Aghast. That’s one way to describe the feelings Chicago Mayor Rahm Emanuel and police Superintendent Eddie Johnson expressed after hearing that prosecutors had abruptly dropped all charges against Jussie Smollett.

The “Empire” actor claimed to be the victim of a racist, homophobic Streeterville attack Jan. 29. Following a police investigation, a grand jury indicted him on 16 counts of disorderly conduct for staging the attack and lying to police.

Sixteen. It’s a number the city’s criminal-justice system is familiar with (see the 16 shots officer Jason Van Dyke fired at Laquan McDonald in 2014). The case left Chicago’s black community enraged about Van Dyke’s lenient, not-quite-seven-year jail sentence.

To Emanuel and Eddie Johnson and citizens who are now enraged, surprised, flabbergasted, confused — who have lost faith in a justice system they thought they understood — I say, welcome.

Welcome to the world of Chicagoans on the other side of the blue line — in other words, those not in power. A world that watches time and time again as officers serve no jail time for shooting unarmed people of color. Or, if they are convicted, receive a slap on the wrist when it comes to sentencing.

It doesn’t feel good, does it? Feels as if you’re out of the loop? In Bizarro World? As if everyone can see something is amiss, but still nothing is done?

Emanuel called the Smollett decision a “whitewash of justice.” I call it a Tuesday.

His comments sound like a song on a continuous loop:

“Where is the accountability in the system?”

“You cannot have, because of a person’s position, one set of rules apply to them and another set of rules apply to everybody else.”

“From top to bottom, this is not on the level.”

Trump weighed in, tweeting Thursday that the FBI and Department of Justice will review the case, calling it “outrageous” and “an embarrassment to our Nation!”

Prosecutors claimed to have overwhelming evidence against Smollett, yet the court proceeding was over within minutes. He agreed to forfeit the $10,000 he’d posted for bond and perform community service (which he completed in two days’ time), but was not required to admit wrongdoing. The entire court file has been sealed at the defense’s request.

Anyone can now view the 61-page police investigation file, which includes details about the alleged attack and witness interviews. It may spark strong feelings (dumbfounded?) akin to reading detail after detail about investigations of police shootings of unarmed black people: Conclusions are reached, but is justice served?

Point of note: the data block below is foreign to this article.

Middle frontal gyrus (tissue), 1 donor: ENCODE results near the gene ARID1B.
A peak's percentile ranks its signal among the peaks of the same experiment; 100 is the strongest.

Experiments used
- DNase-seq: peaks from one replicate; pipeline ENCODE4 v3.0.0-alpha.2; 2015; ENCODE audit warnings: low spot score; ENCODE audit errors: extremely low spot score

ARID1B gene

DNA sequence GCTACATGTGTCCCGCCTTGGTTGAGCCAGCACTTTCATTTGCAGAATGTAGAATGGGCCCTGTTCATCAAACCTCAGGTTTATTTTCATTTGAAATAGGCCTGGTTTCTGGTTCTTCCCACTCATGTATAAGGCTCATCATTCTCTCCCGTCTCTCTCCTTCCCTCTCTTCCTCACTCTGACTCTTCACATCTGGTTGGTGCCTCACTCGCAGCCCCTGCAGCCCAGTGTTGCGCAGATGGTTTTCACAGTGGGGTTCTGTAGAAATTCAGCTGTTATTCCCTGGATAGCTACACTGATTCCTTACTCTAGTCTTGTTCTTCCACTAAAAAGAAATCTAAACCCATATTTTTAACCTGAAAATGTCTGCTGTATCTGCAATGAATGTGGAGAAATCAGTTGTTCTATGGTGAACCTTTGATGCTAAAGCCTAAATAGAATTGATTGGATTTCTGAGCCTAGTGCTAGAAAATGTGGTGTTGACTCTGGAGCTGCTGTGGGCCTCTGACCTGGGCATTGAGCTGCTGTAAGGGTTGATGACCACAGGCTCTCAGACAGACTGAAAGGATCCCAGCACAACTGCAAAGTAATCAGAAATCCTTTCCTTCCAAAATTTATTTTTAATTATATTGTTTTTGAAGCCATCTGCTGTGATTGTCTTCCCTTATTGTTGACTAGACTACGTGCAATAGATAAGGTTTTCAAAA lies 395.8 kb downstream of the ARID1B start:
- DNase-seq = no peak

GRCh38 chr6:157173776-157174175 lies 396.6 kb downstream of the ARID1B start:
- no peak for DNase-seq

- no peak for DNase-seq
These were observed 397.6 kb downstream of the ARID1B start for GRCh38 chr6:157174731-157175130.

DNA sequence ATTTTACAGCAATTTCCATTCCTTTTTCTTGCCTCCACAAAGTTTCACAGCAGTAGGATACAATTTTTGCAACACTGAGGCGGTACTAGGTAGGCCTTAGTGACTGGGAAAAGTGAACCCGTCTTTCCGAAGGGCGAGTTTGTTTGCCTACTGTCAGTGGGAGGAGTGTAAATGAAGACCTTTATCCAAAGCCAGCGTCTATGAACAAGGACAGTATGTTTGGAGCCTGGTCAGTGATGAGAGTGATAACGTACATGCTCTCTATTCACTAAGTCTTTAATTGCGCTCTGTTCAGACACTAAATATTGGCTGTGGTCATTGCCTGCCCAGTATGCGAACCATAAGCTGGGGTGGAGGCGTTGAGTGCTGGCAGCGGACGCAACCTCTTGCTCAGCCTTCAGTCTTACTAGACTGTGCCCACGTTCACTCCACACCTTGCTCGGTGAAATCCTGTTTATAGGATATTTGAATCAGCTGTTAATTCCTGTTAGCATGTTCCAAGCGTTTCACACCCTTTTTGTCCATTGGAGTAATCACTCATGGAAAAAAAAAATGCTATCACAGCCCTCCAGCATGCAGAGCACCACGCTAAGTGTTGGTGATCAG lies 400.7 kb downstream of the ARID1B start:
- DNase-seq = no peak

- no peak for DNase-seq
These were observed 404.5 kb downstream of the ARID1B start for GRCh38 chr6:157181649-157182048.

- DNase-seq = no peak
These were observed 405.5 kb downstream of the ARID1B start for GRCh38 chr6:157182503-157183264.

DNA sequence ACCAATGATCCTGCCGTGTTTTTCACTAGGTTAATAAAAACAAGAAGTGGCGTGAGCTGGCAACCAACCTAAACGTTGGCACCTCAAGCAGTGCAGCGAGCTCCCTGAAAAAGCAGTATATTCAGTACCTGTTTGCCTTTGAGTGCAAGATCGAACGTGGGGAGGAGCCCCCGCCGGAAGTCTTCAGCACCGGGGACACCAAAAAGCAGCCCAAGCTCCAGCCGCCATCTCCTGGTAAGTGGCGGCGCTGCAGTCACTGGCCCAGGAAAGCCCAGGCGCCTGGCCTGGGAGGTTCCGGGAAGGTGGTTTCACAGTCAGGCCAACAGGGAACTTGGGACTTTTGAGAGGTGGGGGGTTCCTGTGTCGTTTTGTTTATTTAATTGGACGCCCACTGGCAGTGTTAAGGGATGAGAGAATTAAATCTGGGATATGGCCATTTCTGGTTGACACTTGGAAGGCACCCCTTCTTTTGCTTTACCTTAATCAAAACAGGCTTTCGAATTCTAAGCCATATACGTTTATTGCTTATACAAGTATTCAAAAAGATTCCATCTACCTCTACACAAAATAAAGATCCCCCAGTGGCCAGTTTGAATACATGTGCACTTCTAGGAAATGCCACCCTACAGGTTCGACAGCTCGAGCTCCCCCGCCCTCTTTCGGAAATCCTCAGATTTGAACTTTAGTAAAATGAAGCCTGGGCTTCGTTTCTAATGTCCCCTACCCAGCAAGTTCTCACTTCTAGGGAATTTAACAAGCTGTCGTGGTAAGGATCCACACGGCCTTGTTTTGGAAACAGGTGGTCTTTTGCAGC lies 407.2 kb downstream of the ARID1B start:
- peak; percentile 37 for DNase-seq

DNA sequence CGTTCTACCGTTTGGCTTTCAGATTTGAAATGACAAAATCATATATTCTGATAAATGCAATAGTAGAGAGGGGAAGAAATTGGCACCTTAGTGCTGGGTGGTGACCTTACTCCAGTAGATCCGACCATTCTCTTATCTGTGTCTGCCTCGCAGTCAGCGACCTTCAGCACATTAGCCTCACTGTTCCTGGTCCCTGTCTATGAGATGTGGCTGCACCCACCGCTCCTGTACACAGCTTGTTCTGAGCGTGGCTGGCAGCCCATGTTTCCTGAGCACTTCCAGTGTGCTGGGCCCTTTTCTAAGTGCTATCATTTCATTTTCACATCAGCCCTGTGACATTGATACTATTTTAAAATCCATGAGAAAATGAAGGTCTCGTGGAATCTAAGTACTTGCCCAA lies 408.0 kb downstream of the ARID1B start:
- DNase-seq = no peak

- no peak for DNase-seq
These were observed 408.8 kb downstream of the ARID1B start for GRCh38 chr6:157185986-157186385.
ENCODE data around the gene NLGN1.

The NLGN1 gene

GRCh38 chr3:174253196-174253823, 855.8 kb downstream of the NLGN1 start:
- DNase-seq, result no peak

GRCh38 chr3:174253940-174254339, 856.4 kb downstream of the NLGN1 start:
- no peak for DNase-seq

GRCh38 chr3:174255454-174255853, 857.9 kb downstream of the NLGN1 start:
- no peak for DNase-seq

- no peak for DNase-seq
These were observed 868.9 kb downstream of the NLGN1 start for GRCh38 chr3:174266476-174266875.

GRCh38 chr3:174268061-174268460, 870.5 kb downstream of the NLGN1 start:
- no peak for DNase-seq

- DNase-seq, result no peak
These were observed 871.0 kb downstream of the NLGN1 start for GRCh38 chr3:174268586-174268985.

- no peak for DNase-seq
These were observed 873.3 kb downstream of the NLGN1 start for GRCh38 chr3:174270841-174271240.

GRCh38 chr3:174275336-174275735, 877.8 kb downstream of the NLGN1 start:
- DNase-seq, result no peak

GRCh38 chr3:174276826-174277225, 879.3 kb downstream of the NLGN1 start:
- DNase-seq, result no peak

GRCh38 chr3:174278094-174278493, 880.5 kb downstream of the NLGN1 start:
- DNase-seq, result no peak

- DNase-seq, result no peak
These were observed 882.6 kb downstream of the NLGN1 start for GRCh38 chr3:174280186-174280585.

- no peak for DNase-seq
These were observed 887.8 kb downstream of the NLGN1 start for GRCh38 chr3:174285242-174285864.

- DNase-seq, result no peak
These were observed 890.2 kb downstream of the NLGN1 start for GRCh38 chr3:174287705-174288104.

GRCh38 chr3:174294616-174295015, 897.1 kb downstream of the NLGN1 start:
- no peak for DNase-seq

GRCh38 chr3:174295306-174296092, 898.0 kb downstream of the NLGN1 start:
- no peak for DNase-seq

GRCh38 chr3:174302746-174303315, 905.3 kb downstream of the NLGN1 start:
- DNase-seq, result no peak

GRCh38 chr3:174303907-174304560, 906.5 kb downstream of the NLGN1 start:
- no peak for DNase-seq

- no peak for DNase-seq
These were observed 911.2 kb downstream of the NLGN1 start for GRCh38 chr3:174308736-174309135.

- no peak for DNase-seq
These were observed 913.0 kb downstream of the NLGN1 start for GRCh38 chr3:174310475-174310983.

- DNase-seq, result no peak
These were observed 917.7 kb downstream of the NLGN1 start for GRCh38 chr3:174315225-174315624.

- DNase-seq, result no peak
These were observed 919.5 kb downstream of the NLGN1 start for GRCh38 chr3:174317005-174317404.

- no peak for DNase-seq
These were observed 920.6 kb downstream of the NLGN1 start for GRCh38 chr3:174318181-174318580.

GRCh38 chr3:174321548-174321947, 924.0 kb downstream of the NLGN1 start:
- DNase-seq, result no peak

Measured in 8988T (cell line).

Family and friends of victims are left to wonder how “I feared for my life” becomes reason enough for a mistrial or acquittal.

As when Cleveland police officer Timothy Loehmann fatally shot 12-year-old Tamir Rice (who was holding an Airsoft gun) in 2014 but was never charged.

Or when a jury acquitted neighborhood watch volunteer George Zimmerman in the fatal shooting of Trayvon Martin in 2012.

Or in 2014, when John Crawford III was killed by officer Sean Williams in an Ohio Walmart, and a U.S. attorney and the Department of Justice found insufficient evidence to pursue charges.

Or when a judge ended the trial of Chicago police detective Dante Servin, saying he was wrongly charged by the state’s attorney’s office, after he killed Rekia Boyd as she stood in an alley with a group of friends in 2012.

Or when Eric Garner was choked to death by New York police officer Daniel Pantaleo in 2014 and a grand jury declined to indict him.

Or when Stephon Clark was shot to death last year by two officers in Sacramento, Calif., who also aren’t facing charges.

And when detective David March, patrolman Joseph Walsh and officer Thomas Gaffney were acquitted of conspiracy, official misconduct and obstruction of justice in the Laquan McDonald case.

The list goes on and on. The names are many, the tears are even more.

Some will argue that comparing these cases to Smollett’s is apples to oranges. That his case left no one hurt (if you don’t count the city’s wallet and Smollett’s career prospects), and police-involved shootings yield death tallies.

But at least now those in power, and Chicagoans who are peeved that Smollett’s case didn’t go further, feel one iota of what the black community feels every day. Anger that won’t abate. Disbelief. Any number of emotions that take up space in the dark area of the psyche.

For Smollett, there will be no trial or verdict. The dropping of charges Tuesday provided an ending. And endings aren’t always happy, fair or just.

We, in the black community, are all too familiar with that scenario. To that, we say to the newly incensed: “Welcome to the table. Have a seat.”